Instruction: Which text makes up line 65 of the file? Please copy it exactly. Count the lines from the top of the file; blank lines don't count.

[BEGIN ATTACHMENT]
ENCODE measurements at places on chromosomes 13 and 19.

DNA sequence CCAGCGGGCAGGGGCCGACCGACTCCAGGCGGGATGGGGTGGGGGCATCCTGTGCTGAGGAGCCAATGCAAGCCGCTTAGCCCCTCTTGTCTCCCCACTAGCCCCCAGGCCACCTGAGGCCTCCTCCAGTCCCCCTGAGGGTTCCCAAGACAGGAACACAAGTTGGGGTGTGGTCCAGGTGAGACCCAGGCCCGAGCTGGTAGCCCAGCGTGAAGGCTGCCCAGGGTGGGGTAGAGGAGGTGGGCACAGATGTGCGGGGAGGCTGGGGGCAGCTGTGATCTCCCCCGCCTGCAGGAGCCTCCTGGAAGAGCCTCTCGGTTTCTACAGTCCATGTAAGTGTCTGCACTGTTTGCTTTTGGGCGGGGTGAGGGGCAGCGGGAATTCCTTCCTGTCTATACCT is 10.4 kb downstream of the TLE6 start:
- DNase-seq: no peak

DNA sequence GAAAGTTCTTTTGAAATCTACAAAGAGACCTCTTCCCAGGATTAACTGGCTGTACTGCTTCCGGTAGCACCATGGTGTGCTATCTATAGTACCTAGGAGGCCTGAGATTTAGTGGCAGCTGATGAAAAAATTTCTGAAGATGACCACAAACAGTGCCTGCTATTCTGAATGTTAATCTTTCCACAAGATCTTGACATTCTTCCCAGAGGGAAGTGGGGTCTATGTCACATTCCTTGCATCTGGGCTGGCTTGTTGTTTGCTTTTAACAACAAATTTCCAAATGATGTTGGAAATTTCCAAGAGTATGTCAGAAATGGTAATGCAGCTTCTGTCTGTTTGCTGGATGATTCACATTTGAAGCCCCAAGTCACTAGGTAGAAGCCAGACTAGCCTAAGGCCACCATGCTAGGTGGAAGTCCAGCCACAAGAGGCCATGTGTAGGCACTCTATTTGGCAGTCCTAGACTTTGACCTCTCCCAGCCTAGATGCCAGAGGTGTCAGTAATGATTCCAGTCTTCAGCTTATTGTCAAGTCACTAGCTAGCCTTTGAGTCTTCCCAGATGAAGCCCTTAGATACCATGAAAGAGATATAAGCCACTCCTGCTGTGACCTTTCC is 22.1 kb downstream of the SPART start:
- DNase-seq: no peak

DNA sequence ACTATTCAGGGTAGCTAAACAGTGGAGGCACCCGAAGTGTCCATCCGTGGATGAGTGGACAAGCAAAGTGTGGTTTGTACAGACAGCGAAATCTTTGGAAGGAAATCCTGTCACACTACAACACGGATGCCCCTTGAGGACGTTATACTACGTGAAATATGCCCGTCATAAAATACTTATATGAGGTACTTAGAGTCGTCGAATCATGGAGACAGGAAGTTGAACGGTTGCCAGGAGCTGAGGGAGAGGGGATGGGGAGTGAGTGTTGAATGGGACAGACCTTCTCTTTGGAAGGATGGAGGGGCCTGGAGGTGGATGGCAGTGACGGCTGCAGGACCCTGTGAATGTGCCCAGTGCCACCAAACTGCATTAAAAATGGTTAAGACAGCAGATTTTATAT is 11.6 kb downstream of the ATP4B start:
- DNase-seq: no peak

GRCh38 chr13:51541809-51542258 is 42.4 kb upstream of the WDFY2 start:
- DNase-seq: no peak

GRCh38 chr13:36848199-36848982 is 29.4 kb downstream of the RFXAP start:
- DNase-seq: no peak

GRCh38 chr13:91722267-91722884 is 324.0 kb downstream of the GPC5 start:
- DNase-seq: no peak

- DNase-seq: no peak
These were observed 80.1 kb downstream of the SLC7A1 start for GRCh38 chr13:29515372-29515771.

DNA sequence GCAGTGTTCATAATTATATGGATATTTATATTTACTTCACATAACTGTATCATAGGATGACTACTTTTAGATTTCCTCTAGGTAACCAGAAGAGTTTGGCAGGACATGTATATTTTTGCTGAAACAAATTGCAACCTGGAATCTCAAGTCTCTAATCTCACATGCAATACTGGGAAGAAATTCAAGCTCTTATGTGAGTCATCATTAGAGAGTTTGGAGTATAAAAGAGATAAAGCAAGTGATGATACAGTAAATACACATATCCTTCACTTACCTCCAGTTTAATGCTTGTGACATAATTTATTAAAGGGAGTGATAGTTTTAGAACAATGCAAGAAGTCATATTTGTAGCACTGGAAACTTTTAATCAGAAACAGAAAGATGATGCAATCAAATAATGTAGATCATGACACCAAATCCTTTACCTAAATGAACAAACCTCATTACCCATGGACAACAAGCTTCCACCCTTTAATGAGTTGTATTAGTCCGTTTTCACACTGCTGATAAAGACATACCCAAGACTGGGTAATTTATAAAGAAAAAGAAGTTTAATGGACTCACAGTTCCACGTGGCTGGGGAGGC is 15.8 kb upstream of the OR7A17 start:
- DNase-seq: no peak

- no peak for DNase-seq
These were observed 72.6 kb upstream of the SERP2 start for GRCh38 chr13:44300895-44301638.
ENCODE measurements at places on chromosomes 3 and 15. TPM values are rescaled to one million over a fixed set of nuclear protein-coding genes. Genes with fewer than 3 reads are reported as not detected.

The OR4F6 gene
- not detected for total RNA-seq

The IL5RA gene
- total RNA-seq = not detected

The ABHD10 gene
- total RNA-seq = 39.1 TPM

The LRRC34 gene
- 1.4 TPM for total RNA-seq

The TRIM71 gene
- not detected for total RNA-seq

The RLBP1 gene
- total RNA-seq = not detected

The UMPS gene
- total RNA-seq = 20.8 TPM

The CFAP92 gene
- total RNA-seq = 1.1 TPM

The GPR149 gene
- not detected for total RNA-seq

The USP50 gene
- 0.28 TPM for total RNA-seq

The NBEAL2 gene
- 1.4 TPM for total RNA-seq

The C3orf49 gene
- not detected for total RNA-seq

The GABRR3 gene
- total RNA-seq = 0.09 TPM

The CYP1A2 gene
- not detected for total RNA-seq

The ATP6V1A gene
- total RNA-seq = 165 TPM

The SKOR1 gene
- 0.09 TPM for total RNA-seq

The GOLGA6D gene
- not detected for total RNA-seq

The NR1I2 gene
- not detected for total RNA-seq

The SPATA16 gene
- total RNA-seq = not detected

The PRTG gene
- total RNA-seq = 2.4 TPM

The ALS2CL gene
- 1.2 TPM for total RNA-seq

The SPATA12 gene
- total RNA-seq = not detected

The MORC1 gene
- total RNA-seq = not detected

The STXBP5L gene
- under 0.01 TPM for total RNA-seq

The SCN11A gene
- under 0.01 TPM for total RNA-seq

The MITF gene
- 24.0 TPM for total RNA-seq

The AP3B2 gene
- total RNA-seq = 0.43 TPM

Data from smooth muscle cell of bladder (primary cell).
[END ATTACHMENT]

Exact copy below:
The MORC1 gene